Zimbabwean President Robert Mugabe and Prime Minister Morgan Tsvangirai met face-to-face on Monday for the first time since Mr. Tsvangirai declared Oct. 16 that his Movement for Democratic Change formation was disengaging from Mr. Mugabe's ZANU-PF in their unity government, but sources said no progress was made on resolving that dispute.
The two political rivals remained "poles apart" after four-hours of what political sources described as frank and at times highly charged discussions, one source said.
This senior sources said the meeting focused in particular on the arrests over the weekend of lawmakers of Mr. Tsvangirai's MDC grouping and of civil society activists, and the broader range of issues which have lingered since the government's formation in February.
Tsvangirai MDC spokesman Nelson Chamisa said the talks did not achieve the desired results. "The principals met. Sadly and tragically, the stalemate continues," he said, adding that the party would start preparing for new national elections if regional mediation fails.
Mr. Tsvangirai spent most of the past week shuttling from one capital to another of the Southern African Development Community seeking SADC intervention in the matter. SADC's troika or committee on security and defense is scheduled to meet on Thursday in Harare - but ministers, not heads of state, will represent Mozambique, Swaziland and Zambia.
Sources informed on Monday's meeting said Mr. Mugabe, confronted by Mr. Tsvangirai on the issues that have long troubled the power-sharing arrangement, accused the Tsvangirai MDC formation and the one led by Deputy Prime Minister Arthur Mutambara of failing to honor their 2008 pledge to campaign for the lifting of Western targeted sanctions.
"He (Mugabe) also told the prime minister that for the MDC governors to be sworn in, we should first of all campaign against sanctions and make sure all so-called pirate radio stations are closed down," said one senior official. "He continues to dig in," he said.
In a separate, on-the-record interview, Tsvangirai spokesman James Maridadi said the prime minister also brought up the weekend raid by police on a Harare house rented by the MDC to house senior officials from out of town while they are working in the capital.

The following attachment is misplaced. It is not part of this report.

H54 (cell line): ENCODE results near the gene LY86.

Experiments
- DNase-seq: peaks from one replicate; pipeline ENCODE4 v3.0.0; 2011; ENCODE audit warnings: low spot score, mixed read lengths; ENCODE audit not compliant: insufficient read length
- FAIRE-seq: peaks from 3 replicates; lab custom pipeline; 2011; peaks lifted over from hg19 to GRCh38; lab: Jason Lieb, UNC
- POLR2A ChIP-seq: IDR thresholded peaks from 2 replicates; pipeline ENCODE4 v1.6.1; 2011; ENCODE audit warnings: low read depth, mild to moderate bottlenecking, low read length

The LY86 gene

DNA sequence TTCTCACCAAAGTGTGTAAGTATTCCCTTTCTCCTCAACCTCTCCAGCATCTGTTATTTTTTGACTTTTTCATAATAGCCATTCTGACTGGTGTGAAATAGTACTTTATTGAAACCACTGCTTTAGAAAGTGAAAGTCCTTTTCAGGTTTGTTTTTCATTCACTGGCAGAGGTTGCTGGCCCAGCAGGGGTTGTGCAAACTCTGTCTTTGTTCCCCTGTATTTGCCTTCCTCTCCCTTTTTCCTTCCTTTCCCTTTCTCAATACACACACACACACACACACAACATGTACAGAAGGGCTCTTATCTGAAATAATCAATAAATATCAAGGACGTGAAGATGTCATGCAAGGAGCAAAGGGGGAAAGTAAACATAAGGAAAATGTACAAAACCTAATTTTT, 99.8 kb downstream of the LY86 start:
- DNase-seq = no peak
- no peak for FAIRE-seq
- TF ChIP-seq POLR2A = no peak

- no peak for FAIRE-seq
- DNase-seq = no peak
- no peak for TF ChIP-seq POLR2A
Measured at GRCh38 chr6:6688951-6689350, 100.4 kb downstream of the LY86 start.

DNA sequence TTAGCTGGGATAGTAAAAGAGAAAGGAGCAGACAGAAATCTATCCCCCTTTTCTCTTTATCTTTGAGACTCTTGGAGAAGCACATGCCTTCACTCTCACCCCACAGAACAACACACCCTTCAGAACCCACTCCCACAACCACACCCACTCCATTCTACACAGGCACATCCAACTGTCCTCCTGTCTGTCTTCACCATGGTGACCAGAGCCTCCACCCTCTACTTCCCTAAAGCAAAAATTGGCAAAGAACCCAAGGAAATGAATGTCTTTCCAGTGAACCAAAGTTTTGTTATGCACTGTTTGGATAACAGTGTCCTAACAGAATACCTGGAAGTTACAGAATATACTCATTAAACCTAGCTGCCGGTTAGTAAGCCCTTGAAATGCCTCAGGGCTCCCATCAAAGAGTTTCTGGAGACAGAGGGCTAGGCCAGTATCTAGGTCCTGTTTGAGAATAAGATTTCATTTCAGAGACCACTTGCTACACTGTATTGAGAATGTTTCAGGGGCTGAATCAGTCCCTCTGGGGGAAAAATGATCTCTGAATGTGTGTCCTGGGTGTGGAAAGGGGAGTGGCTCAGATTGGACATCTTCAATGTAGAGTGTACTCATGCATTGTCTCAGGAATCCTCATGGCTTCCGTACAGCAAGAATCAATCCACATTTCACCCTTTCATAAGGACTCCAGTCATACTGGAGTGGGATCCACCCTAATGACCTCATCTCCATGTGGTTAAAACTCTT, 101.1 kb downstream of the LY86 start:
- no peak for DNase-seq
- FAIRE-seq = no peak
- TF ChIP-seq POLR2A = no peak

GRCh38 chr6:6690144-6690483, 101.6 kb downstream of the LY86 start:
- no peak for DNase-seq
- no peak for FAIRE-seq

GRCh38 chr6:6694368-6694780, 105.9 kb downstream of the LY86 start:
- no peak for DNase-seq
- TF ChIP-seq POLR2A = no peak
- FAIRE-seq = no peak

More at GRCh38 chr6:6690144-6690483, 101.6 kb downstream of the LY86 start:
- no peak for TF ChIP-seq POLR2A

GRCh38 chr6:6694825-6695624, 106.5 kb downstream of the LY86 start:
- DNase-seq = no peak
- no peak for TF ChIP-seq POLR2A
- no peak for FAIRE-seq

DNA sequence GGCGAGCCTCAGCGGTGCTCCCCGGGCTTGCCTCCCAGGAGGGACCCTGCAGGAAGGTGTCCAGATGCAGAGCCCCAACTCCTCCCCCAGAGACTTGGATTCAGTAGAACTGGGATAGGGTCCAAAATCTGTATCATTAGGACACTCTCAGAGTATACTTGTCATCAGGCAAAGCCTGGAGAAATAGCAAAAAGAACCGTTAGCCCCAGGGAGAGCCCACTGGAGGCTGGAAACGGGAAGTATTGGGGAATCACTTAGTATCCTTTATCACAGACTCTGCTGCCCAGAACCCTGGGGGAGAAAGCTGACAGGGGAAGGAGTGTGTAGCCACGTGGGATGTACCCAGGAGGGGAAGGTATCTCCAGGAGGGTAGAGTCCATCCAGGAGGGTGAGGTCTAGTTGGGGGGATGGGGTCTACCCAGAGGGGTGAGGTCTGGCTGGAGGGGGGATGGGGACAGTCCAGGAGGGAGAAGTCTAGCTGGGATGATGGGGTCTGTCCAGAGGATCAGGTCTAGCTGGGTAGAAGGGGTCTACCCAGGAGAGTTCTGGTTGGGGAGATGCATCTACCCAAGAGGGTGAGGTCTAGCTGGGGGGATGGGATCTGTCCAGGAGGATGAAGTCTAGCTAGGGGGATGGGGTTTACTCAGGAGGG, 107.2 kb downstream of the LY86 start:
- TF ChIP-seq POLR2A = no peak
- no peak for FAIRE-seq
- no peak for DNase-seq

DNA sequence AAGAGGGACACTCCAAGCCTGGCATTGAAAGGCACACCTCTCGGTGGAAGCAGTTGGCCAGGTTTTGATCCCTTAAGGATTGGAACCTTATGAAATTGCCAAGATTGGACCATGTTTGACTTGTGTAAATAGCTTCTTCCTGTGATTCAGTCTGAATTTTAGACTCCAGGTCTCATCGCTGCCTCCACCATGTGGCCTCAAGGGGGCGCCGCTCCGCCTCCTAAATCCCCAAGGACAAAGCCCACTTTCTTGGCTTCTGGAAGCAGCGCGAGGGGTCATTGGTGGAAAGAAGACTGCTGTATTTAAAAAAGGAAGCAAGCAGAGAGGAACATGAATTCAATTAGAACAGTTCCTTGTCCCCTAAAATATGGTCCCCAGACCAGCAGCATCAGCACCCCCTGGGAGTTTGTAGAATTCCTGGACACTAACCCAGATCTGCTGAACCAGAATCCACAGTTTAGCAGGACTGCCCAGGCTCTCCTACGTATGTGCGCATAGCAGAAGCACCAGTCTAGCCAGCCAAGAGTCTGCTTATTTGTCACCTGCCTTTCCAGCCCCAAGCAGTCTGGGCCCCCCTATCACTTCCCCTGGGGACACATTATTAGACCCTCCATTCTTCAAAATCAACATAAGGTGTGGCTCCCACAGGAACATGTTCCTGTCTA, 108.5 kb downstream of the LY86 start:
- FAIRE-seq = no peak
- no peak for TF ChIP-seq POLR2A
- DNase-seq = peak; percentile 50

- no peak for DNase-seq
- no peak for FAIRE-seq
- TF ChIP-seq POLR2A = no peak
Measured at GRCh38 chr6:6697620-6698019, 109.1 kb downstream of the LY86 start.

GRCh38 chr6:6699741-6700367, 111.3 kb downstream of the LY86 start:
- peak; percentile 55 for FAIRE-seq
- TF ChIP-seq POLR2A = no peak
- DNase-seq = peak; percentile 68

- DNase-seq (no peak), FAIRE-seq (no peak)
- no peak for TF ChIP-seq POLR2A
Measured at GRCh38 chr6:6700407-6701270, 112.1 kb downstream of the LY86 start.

After meeting with Mr. Mugabe, the prime minister then went into another meeting with the national executive of his MDC formation, sources said.
Mutambara was said to have mediated between Tsvangirai and Mugabe in Monday's meeting.
Tsvangirai spokesman Chamisa said the party believes in dialogue but won't be distracted from its objective of resolving outstanding issues in the GPA.
Political analyst Mlamuli Nkomo told reporter Ntungamili Nkomo of VOA's Studio 7 for Zimbabwe that he believes President Mugabe is unfazed by the crisis.
MDC policy coordinator Eddie Cross said incidents in recent days add up to a crackdown on the MDC by security forces loyal to ZANU-PF intended to intimidate and destabilize it.
Cross said some 10,000 youth militia have been recruited nationwide by ZANU-PF. Reports have come from several provinces of militia threatening or assaulting teachers in a repeat of politically motivated violence witnessed in 2008 between the two election rounds.
An MDC source said ten thousand copies of the MDC newspaper Changing Times were seized and burned on Saturday in Bindura, Mashonaland Central province.
Cross told reporter Patience Rusere of VOA's Studio 7 for Zimbabwe that the crackdown may not be specifically a response to Mr. Tsvangirai's decision to disengage from ZANU-PF as some believe, but could have been prepared earlier for eventual deployment.